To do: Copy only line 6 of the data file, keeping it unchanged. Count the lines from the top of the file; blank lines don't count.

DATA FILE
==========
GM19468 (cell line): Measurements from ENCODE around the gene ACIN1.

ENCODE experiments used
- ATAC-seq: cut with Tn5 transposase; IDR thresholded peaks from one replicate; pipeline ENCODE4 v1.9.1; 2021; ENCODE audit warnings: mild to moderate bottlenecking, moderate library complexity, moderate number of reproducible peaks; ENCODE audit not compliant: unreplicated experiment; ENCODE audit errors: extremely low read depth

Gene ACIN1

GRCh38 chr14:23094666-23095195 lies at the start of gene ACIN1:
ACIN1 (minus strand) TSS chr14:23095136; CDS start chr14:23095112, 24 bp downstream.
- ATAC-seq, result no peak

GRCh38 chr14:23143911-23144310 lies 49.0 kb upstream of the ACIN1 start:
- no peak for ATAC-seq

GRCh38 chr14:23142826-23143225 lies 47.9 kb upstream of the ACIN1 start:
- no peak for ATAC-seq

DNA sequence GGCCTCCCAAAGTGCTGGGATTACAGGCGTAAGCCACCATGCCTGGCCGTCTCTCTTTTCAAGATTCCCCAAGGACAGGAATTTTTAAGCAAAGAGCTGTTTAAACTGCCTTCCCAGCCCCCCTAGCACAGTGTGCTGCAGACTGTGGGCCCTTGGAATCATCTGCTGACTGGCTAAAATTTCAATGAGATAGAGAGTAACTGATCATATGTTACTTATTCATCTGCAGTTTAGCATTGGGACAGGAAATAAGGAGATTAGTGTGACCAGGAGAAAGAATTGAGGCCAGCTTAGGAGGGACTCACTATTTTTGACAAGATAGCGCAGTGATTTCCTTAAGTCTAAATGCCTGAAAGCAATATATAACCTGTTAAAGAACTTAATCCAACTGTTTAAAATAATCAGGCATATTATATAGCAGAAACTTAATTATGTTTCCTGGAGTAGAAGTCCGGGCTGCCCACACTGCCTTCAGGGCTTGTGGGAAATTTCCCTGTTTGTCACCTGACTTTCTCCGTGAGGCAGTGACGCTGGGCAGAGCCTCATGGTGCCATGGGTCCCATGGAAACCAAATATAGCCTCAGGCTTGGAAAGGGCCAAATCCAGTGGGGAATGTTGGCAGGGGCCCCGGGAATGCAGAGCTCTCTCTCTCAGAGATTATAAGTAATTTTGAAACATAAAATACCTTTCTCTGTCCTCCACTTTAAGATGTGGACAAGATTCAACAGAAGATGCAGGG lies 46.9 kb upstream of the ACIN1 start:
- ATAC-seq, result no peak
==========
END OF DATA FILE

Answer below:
ACIN1 (minus strand) TSS chr14:23095136; CDS start chr14:23095112, 24 bp downstream.